The era we are dealing 1216(ish)-1400(even more ish) marked something of a decline in Welsh fortunes, whereas both the Scots and Irish were getting more difficult for The English Throne; the former with the help of laments and the latter with legends, stories etc The Welsh due an inherent traditional excess of intrigues were unable to turn this round of defeats, errors and squabbles into glorious tragedies and English betrayals. To understand this, it is necessary to briefly look back at the long association The Welsh had with these Isles.
Brief Scamper Through The Past
Going back a couple of thousand years or so everyone who came to these Isles were Celts, after they had supressed, massacred or bred with the original natives they separated into various tribes in various parts. Initially those the Romans first met were The Britons who they conquered after a few massacres and gradually assimilated into the Empire. When the Romans left and various Saxons arrived there was an adjustment and the Britons became either Welsh, Cornish or since they were quite far away Strathclyde, Britons Of. The latter were invaded, slaughtered, massacred etc by someone who were obviously not The Scots as they were far too noble and fiercely independent etc to wipe out another nation. The Cornish suffered from Alfred The Grate who had become so enthusiastic at slaughtering Vikings that he quite forgot himself. In the previous volume we learnt how The Welsh had been the only folk to scare off the Vikings and thus had had the time to set up their own kingdoms and fight amongst themselves and any Anglo-Saxons on the borders. When the 1066 Normans arrived to stay there was something of a change in dynamics.
Welsh Social Structure of The Nobility and the Nation.
On the face of it, it might have seemed quite a sensible and fondly paternal idea that when a king died his land would be divided amongst his sons. However, this system had an inherent flaw in that if a king had, say five sons and each of those sons had four sons that within two generations there would be twenty very small kingdoms and eventually this would have led to a state of there being even more kingdoms than in Ireland. By good fortune for Wales the bonds of fraternal love were very much the same as on other parts of Europe, ie non-existent. So, when a king died surviving sons were quick to go to war with each, marry off sisters who had not been married already and in general try to get their hands on Dad’s throne. This was an accepted way of doing things and previously no great harm had been done done, except by brother upon brother. On the borders with England, for the losing brother there were always the options of (A) He could go and raid English lands (B) He could seek sanctuary in English lands, plot or just show the English the best bits of his brother’s lands to raid. This instability very much concerned the English nobility who were still Normans and thus felt they were obliged to invade all over the Welsh/English border lands, so much so they became known as The Marching Lords.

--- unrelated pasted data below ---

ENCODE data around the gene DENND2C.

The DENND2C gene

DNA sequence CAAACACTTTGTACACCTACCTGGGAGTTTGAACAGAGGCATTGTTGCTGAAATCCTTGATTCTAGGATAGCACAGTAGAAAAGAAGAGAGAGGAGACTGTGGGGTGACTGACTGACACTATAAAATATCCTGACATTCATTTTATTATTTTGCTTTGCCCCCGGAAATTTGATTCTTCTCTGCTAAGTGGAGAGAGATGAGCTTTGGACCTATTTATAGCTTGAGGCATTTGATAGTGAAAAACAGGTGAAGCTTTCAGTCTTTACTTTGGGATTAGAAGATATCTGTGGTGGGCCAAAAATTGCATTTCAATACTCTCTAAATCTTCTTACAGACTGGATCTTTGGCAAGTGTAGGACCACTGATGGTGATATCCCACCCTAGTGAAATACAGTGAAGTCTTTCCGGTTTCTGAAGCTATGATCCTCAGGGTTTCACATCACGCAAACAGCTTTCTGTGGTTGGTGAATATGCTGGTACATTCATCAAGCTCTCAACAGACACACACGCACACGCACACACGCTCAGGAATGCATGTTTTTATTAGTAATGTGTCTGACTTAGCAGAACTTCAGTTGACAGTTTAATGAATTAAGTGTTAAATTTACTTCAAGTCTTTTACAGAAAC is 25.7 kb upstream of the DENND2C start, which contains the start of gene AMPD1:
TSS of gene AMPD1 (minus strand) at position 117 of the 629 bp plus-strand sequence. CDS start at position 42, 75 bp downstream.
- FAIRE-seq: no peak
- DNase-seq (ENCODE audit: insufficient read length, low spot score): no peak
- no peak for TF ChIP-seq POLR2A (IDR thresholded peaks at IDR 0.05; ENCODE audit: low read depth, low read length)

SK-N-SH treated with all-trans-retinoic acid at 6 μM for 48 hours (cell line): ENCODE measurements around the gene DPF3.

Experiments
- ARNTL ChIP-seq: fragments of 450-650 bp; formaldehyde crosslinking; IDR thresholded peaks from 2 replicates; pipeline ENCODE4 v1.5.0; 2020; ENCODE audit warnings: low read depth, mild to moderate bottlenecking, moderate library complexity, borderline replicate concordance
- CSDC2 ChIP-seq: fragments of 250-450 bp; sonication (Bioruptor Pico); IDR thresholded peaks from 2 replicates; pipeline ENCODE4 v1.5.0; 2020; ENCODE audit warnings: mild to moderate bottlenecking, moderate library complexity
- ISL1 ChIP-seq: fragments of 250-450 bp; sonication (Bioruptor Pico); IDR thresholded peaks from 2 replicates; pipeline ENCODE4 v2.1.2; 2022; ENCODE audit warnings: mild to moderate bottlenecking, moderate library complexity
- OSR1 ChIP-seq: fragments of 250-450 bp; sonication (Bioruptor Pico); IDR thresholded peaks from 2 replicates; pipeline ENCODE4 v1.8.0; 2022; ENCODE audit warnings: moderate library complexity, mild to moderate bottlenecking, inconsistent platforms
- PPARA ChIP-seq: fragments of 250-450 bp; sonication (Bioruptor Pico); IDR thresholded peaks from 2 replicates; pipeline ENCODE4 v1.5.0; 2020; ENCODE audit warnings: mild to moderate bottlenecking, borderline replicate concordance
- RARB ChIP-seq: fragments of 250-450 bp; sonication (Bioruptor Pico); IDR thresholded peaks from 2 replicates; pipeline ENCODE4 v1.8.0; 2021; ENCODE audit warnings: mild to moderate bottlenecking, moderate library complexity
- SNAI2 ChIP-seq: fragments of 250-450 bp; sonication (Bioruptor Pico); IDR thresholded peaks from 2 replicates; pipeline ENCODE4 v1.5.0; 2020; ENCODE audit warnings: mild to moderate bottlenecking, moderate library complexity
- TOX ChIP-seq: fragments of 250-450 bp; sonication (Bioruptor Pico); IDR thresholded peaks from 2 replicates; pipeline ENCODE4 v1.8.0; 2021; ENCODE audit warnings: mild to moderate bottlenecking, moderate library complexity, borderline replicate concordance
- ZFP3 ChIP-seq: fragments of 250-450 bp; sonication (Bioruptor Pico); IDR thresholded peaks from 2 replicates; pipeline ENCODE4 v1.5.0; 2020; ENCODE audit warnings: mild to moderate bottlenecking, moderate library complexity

One of the little known facts about Wales, unless you are Welsh is that for a very small nation it has an amazing capacity for dividing itself up, this is probably a left-over from the parcelling out of lands to kings’ sons (see above). The most important divide is between NORTH Wales and SOUTH Wales, who over the centuries have not only managed to speak different types of welsh but also enlgish.
At this stage of history there was basically Gwynedd in THE NORTH, there had been Powys in THE MIDDLE, but thanks to Gwynedd was in bits and in THE SOUTH had been, or still might be Deheubarth. The latter had caused much curiosity to the Norman kings William I (ie Conqueror) and William II (ie The Rufus) but they had left it alone. This had not applied to their fellow Normans who said the Welsh were troublesome and invaded in a small way. In doing so they got so confused by Welsh Politics they ended up becoming Cambro-Normans, who eventually wandered off to Ireland.